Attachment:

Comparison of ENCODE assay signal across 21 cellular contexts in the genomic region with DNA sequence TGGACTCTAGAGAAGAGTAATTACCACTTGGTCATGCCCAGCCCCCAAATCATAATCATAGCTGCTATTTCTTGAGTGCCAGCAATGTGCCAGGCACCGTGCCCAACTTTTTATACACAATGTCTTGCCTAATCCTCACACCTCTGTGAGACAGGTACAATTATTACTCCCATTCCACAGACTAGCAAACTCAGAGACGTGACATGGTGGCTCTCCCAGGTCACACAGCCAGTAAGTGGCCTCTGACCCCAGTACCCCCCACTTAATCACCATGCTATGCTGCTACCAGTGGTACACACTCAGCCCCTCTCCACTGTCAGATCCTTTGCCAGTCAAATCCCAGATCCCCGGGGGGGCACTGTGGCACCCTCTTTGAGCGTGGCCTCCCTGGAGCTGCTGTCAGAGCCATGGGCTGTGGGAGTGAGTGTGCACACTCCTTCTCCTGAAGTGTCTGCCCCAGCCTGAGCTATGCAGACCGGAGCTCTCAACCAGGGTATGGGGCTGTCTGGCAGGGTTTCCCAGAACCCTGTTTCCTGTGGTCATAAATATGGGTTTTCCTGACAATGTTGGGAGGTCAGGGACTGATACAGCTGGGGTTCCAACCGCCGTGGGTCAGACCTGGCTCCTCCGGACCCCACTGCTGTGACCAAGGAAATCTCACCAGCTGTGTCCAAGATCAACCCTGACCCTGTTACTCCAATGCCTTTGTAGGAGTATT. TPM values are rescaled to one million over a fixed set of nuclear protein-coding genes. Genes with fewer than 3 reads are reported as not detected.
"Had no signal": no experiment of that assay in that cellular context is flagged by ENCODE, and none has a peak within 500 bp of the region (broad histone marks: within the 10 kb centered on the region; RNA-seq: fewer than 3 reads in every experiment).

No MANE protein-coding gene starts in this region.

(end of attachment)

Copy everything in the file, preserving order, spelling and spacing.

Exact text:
Comparison of ENCODE assay signal across 21 cellular contexts in the genomic region with DNA sequence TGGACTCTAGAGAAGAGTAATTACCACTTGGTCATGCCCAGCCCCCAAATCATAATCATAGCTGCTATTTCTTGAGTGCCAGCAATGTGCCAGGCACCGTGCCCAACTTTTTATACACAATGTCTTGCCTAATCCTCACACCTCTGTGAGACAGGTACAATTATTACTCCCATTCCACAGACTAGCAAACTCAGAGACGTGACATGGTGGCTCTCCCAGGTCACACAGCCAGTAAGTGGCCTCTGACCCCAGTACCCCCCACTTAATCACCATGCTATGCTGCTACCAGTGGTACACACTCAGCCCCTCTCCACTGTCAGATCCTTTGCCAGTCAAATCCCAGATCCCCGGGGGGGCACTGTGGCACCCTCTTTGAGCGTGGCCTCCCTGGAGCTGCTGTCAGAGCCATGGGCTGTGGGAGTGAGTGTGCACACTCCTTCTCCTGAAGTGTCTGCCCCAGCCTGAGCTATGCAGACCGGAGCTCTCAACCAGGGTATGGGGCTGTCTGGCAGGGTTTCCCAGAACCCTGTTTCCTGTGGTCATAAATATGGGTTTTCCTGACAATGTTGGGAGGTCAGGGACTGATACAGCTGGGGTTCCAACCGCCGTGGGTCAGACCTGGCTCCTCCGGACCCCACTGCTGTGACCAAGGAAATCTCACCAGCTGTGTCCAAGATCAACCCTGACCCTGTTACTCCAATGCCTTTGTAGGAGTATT. TPM values are rescaled to one million over a fixed set of nuclear protein-coding genes. Genes with fewer than 3 reads are reported as not detected.
"Had no signal": no experiment of that assay in that cellular context is flagged by ENCODE, and none has a peak within 500 bp of the region (broad histone marks: within the 10 kb centered on the region; RNA-seq: fewer than 3 reads in every experiment).

No MANE protein-coding gene starts in this region.